Faith In Humanity Restored: Cheerios
As a stark contrast to my last post, I thought I'd end the week with something a bit more positive. I'm sure you've all seen this by now. It's an interview with kids - about 6 to 13 years old, regarding their thoughts on the controversial Cheerios commercial that was aired with a mixed race couple. Spoiler: the kids had absolutely no idea that people could be against mixed race couples. Once they were made aware of the negative comments via the YouTube video, they were completely outraged and thought anyone who would spend their time spewing racial hate, was a loser and should be banned from YouTube.
I love when interviews of a random sampling brings more color to a quantitative study that's already been done. Back in April 2012, JWT published a report, Gen Z: Digital In Their DNA. While the report focused on the digital habits of Gen Z, it's findings show that their digital habits might explain their worldview. I've always found fault with separating digital strategy with account planning. As planners, we have an obligation to understand how digital technology effects our very being and we should use digital tools to gain these insights. Thanks to the ubiquity of experiencing life through Instagram, we now all have constant FOMO - a term coined in the mid-80's but only now coming into common use. Parents are cautioned against giving their children too much iPad screen time for fear it will effect their cognitive abilities and make them more prone to ADD. And on the more positive side, children can now use digital to gain a more personal view of their counterparts from around the world through social media - way more revealing than the hand written pen-pal letters of the past. Without barriers such as geography or even social exclusion, children have learned that the kid on the other side of the world might have a different reality, but at their core, they are dealing with some of the same set of problems. They can no longer be taught to fear "the other." In fact, JWT found that:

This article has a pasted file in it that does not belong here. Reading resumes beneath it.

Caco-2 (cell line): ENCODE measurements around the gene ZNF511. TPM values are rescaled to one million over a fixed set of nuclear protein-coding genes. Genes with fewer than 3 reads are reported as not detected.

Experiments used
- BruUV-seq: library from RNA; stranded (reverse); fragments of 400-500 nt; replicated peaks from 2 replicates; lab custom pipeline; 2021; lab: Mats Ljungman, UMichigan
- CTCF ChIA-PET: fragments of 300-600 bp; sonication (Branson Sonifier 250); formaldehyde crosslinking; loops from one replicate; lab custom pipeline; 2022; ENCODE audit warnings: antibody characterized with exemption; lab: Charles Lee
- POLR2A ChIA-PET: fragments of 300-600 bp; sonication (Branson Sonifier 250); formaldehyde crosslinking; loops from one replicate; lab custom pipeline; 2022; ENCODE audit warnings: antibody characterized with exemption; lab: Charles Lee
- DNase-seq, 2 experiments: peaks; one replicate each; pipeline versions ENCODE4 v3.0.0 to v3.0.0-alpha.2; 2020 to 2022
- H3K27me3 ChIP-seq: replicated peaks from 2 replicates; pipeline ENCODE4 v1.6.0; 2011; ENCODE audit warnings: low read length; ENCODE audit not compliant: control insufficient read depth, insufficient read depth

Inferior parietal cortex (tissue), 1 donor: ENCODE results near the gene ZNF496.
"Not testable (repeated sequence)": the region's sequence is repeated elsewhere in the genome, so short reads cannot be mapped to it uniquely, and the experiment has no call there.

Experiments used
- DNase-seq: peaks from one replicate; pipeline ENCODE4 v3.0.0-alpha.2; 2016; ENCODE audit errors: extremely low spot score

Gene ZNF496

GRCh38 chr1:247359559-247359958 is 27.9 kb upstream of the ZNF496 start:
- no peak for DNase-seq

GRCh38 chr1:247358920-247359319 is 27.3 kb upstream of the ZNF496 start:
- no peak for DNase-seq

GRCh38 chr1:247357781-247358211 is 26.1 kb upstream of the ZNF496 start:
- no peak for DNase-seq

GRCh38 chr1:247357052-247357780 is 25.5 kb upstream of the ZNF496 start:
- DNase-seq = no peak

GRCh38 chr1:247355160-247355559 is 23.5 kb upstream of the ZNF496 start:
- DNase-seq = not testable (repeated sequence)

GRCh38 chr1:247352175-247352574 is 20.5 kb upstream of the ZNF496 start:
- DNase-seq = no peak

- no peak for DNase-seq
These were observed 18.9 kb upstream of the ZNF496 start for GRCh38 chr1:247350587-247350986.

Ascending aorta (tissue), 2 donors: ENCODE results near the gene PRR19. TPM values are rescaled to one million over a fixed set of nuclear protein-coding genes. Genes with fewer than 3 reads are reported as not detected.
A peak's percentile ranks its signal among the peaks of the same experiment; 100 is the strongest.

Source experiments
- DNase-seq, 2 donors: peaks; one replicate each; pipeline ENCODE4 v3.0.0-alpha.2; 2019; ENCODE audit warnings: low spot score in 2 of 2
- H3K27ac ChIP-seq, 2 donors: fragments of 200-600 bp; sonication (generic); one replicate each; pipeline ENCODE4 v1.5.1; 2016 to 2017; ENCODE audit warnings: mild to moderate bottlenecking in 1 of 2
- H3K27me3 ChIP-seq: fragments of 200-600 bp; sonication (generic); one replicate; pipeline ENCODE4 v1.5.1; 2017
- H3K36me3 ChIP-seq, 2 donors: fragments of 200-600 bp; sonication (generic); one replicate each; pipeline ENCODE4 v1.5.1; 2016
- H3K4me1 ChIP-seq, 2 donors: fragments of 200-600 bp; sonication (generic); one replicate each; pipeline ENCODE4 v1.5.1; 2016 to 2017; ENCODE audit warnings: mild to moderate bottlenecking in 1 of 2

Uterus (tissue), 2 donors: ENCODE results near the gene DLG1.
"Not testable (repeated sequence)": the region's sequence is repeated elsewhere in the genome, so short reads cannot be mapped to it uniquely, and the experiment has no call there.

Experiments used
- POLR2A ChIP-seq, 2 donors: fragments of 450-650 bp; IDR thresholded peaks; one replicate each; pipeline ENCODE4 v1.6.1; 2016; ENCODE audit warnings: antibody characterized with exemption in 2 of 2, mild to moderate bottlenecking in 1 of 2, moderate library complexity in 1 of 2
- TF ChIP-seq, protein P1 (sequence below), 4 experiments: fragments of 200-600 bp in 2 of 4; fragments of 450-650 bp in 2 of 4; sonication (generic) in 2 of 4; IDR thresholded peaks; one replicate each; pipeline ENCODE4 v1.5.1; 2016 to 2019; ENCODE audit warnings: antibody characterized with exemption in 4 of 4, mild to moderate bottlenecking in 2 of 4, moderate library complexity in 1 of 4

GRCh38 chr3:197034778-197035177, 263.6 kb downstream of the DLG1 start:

"One consequence of this hyper-connectedness will be Gen Z’s multicultural and globally oriented mindset—much like Millennials but further amplified. Kids are Skyping with peers on the other side of the globe, and they’re taking part in initiatives like the Face to Faith program (part of the Tony Blair Faith Foundation), which uses technology to connect students of different religions and cultures. Expect even more linguistic and cultural borrowings and consistencies across distant nations and regions."
So as us New Yorkers deal with the extreme heat, still reeling from some of the sadder and maddening news that started off the week, we can find comfort in the knowledge that there's reason to be optimistic about our global future.